Question about Resin Casting

Discussion in 'Replica Props' started by 19yellow72, Mar 11, 2015.

  1. 19yellow72

    19yellow72 New Member

    Trophy Points:
    3
    Hey all!

    I've posted a few things here and there. Mostly admire all your work. One of the things I like doing is making scratch built miniatures. If you've seen the mini proton pack floating around out there. That's me!

    I mold and then cast a lot of my things from resin. One of my upcoming ideas is a smaller scale Captain America Shield. Sure I could paint once the resin is cured. BUT! My question is...

    Has any one ever done layers of resin. For the Shield, I was thinking doing each ring as dyed layer of resin. Letting it cure, then pouring the next layer on top of that.
    Does that work? Will it bond or separate?

    Thoughts are very welcome.

    And keep up the good work all!
     
  2. Joy

    Joy Member

    Trophy Points:
    191
    It will work, provided you take some precautions. I do slush casts in multiple layers all the time. The big thing will be protecting the already cured resin from moisture. After resin cures and even while curing, it can absorb ambient humidity and this will cause any resin curing in contact with it to make bubbles. I'd say use the fastest setting resin you can feasibly use, make sure you're working in a super low humidity space and maybe stow the mold inside a container that's been filled with a dry gas blanket between pours.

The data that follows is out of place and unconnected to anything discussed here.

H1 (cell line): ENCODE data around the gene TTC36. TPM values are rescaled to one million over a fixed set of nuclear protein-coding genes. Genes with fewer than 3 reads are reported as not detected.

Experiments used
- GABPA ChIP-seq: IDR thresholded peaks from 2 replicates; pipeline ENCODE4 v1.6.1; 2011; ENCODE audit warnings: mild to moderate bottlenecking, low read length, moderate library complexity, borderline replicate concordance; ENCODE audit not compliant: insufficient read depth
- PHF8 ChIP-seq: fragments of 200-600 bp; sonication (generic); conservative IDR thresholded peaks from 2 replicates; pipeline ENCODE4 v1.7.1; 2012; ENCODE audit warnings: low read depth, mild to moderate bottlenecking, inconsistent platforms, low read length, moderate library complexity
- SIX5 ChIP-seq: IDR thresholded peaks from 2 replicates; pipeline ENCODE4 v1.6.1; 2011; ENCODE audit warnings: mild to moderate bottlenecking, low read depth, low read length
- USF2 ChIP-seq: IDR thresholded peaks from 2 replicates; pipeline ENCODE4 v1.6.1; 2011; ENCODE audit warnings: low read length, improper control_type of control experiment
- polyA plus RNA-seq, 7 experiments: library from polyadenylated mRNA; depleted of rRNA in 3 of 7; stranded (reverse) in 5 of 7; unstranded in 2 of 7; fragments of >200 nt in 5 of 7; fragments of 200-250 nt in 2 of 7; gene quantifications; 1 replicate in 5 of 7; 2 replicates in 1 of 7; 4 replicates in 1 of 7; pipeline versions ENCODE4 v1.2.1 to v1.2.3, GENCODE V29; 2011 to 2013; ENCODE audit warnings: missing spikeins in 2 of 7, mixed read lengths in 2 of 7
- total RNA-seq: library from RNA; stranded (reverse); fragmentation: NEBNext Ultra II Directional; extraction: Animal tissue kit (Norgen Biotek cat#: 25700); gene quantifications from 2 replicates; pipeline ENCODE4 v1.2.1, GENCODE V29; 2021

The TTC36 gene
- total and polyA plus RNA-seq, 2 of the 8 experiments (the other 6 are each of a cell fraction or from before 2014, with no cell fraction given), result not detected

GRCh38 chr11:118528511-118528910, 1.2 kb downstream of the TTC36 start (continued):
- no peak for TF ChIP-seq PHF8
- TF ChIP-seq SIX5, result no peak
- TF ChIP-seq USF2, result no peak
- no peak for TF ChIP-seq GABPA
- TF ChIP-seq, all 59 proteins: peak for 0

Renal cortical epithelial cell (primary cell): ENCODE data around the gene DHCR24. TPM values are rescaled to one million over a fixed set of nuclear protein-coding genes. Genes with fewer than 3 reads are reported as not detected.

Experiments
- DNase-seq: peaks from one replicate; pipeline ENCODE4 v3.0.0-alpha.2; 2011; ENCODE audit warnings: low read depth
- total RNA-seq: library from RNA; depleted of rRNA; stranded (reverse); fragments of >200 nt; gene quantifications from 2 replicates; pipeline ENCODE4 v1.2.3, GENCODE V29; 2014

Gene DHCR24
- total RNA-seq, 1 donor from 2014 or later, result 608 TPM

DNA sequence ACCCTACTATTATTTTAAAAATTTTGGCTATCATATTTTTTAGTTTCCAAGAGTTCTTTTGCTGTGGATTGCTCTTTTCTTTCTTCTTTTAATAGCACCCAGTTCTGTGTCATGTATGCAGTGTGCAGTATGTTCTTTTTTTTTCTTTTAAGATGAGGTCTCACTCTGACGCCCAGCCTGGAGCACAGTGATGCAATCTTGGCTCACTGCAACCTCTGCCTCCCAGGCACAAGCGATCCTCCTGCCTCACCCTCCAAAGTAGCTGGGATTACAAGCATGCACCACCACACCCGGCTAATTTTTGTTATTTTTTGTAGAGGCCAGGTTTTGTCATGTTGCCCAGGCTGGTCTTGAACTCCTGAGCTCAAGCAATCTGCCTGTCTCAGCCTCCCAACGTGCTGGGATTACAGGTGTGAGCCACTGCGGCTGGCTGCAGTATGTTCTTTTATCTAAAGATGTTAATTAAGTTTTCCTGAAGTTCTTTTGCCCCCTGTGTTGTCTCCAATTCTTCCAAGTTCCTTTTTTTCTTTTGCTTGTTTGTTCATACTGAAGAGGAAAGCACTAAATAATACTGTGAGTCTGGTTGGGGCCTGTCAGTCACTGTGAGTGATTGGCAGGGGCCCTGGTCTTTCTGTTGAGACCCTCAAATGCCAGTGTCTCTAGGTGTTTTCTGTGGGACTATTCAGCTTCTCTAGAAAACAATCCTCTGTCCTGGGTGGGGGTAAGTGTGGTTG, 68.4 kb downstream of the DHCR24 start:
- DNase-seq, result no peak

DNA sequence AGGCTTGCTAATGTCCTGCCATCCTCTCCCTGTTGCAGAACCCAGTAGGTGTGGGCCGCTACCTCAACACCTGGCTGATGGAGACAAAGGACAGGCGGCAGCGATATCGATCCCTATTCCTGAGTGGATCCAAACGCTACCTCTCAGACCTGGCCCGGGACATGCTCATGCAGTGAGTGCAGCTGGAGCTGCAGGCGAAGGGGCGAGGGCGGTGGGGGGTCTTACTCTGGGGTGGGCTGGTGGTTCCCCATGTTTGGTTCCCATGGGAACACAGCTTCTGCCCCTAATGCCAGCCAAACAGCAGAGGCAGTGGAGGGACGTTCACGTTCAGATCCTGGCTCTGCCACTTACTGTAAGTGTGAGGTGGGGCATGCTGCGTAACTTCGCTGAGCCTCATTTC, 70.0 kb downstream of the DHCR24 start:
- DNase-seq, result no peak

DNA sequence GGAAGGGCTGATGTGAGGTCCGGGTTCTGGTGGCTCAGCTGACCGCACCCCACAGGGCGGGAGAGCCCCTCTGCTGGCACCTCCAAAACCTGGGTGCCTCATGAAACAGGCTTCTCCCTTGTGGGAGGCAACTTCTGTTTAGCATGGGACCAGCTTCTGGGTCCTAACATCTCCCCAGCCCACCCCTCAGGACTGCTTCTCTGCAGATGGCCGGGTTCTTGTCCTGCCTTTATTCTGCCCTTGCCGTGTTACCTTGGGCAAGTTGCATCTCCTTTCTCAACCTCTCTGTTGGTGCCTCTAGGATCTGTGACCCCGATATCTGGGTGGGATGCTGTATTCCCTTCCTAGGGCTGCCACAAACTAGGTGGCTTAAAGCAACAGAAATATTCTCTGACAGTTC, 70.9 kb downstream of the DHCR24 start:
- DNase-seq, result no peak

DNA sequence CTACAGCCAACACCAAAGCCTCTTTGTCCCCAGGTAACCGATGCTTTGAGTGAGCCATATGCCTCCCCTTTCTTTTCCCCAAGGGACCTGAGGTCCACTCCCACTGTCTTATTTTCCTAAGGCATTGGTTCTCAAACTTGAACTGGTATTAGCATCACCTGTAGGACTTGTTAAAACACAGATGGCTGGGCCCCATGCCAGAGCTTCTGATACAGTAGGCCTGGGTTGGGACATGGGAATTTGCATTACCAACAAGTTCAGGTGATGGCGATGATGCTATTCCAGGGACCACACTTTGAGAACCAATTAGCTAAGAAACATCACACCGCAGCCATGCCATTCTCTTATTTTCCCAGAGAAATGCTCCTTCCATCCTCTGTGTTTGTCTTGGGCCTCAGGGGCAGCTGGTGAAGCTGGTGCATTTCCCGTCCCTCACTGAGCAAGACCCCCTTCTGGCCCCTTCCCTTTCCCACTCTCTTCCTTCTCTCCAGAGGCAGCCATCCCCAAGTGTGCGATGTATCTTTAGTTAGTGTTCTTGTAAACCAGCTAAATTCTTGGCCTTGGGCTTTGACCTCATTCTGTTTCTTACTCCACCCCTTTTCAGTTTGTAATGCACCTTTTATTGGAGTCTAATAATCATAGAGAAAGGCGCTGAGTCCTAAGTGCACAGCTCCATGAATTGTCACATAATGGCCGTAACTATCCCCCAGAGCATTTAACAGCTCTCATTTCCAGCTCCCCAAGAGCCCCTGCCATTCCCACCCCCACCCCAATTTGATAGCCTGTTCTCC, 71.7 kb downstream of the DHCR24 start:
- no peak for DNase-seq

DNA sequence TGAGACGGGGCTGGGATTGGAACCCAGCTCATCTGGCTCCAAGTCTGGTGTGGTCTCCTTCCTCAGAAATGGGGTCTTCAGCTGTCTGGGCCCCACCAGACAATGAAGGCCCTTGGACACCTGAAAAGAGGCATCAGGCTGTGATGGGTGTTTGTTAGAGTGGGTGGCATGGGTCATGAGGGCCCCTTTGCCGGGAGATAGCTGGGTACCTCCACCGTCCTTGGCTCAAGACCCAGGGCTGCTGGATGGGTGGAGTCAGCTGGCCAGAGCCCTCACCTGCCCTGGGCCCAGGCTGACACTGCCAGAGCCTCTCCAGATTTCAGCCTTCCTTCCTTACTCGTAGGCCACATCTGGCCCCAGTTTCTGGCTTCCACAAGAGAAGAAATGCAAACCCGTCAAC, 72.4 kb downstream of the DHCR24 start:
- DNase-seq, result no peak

3. Stivie

    Stivie Well-Known Member

    Trophy Points:
    635
    Is there a suggested wait time for cure between layers when doing a slush cast?
     
  4. Fullresin Props

    Fullresin Props New Member

    Trophy Points:
    2
    when i was casting a helmet, i needed to add a little more smooth cast 65D. but once the newly poored 65D cured, it didnt stick to the existing cured 65D. for it to adhere i would of had to poor more before whats already in the helmet mold cured. And i think it would be a little difficult for you to cast each individual layer of the shield to perfectly fit flat on the other layers.
     
  5. Joy

    Joy Member

    Trophy Points:
    191
    I usually do my layers once the existing layer has gotten to what I call rubber stage. it's not gonna come off on a glove if you touch it, but it's still floppy/squishy. If you need to pour onto a fully cured layer, just score the surface where the two layers will join with an x-acto knife.
     
  6. 19yellow72

    19yellow72 New Member

    Trophy Points:
    3
    You all are fantastic! Thank you for the ideas. I'll try a few different things and if it works, Hooray! If not. No big loss right? But it appears based on all your advice that it's doable.
    So we shall see. Once I get to the point I'll make sure to update with progress of a success or failure. Either way.

    Thank you!
     

Share This Page